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A tan cowboy hat in an image for a social listening analysis blog about the release of Beyoncé's Cowboy Carter.

The Cowboy Carter Impact: How Beyonce’s new album boosted her collaborators

Ann-Derrick Gaillot and Elena Tarasova

Apr 5, 2024

With every move she makes, Beyoncé gets the world buzzing, and the release of her latest album, Cowboy Carter, is no exception. The highly anticipated country album — a follow-up to her 2022 disco/house/pop album Renaissance — has been driving discussion and excitement across the world since even before it dropped on March 29. And while the discussion centers on Queen Bey and her place in country music, her collaborators, inspirations, and related businesses are also seeing welcome boosts of attention. 

We used our social listening and analytics solution to explore just how big of a social media and PR impact the release of Cowboy Carter has had on the people and brands in Beyoncé’s orbit. Read on to see which entities really hit it big in social media and news coverage, thanks to a boost from one of the world’s biggest stars.


Beyoncé and Cowboy Carter

Whether she is releasing an album, headlining a tour, or simply posting on social media, Beyoncé is always a hot topic of conversation online. Still, mentions of her name (and her many nicknames) spiked dramatically on Friday, March 29, when she released Cowboy Carter, reaching a peak of more than 1.4 million mentions across social media and news.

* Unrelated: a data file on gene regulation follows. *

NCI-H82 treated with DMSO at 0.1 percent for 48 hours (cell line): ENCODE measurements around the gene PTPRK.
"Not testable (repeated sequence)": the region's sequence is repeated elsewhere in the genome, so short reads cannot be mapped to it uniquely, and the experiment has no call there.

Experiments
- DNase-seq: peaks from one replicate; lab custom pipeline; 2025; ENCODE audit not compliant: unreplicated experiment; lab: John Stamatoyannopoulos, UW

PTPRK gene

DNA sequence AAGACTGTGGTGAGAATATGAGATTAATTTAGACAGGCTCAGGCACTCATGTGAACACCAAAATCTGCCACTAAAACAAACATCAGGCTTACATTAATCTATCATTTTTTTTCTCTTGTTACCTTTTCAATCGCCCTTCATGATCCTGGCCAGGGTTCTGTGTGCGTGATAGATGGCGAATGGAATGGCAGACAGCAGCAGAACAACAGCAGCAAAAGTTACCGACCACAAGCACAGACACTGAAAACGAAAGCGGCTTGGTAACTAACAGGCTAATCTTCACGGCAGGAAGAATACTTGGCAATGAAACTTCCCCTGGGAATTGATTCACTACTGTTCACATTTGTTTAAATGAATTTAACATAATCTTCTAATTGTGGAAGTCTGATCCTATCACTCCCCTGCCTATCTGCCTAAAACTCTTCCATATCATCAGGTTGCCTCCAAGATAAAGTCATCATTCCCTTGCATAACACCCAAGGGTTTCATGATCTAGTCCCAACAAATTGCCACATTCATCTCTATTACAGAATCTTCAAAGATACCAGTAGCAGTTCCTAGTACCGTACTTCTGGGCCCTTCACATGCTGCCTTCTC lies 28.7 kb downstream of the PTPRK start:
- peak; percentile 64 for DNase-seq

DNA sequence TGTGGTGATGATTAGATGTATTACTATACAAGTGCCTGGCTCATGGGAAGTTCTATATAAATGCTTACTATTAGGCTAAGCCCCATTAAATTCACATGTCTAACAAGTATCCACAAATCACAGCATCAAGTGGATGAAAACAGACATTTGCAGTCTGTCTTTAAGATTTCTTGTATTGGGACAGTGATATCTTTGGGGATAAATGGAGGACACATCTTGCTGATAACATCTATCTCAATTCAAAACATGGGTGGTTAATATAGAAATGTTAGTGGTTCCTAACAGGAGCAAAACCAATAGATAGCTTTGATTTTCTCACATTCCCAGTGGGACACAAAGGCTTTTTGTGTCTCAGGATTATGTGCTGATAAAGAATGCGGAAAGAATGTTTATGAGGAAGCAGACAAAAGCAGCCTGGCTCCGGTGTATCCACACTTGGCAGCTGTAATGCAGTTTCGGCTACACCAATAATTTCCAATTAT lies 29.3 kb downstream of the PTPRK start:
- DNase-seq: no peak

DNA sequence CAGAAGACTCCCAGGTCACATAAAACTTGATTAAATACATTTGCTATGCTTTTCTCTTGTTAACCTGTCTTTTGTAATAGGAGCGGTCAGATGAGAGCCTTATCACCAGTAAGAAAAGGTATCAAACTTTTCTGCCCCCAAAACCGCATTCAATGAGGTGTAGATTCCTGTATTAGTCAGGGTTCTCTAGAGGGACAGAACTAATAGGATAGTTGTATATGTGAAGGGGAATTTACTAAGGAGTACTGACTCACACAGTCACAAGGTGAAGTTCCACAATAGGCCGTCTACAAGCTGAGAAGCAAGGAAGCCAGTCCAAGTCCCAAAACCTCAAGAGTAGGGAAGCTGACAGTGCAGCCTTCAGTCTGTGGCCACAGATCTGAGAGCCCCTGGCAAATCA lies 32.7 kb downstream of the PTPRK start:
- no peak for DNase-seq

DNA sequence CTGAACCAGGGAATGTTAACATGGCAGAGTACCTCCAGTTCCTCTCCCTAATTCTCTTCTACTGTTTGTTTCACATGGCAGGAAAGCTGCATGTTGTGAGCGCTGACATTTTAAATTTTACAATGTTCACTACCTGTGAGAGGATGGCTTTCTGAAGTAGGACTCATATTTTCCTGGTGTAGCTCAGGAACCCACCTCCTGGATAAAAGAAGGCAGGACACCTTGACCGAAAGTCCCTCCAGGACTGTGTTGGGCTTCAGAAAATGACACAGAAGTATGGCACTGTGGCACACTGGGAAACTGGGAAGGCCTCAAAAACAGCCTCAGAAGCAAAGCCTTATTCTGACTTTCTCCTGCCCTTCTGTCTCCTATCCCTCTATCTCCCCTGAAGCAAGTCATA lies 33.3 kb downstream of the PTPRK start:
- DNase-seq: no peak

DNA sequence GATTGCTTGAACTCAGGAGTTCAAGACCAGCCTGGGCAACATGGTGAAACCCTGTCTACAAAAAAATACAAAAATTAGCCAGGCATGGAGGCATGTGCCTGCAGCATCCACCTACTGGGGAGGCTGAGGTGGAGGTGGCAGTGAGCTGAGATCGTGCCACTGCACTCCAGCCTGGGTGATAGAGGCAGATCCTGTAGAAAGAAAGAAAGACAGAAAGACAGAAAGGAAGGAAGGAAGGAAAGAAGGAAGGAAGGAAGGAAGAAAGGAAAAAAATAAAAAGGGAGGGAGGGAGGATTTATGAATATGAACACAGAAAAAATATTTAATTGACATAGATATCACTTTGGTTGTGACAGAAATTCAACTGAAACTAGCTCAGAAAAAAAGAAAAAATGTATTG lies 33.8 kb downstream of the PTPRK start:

A chart showing the volume of mentions of Beyonce from March 27 through April 3, with a total volume of 4.69 million mentions.

From March 27, the day she released the Cowboy Carter tracklist, through April 3, the weekend of the album release, the volume of conversations about her was 180% higher than in the week prior. Meanwhile, mentions of the album title peaked at nearly 324,000 mentions on release day. That gap of more than a million mentions shows just how much Beyoncé is the star of the show.

Cécred and Ivy Park

The release of Cowboy Carter arrived just over a month after the launch of Beyoncé’s haircare line Cécred. And while many artists would have used the album release to further promote their latest product, Cécred hasn’t had a major role in the rollout. 

A chart showing mentions of Cecred from February 20 through March 31 with a total of 168k mentions.

Though the brand had a small rise in mentions on March 29, conversation about Cécred has yet to reach the level of buzz from its launch on February 20. 

Beyoncé’s athleisure line, Ivy Park, had an even more modest rise in conversation. 

Mentions of Ivy Park from March 27 through April 3 with a total of 298.

Though the brand dates back to 2016, its last official collection drop was in 2021, explaining its decreased visibility in the swirl of excitement around Cowboy Carter.

Levi’s Jeans

One standout track from Cowboy Carter is “Levii’s Jeans”, featuring rapper/pop star Post Malone. Though the song title has a slightly different spelling from the denim apparel brand, she mentions it by name in the lyrics, singing, “Boy, I'll let you be my Levi's jeans…” And while the Levi’s x Beyoncé partnership is not official (yet?), the brand can thank the music superstar for some stellar promotion. 

Mentions of Levi's Jeans from March 25 through April 3 with a total of 45.5k mentions.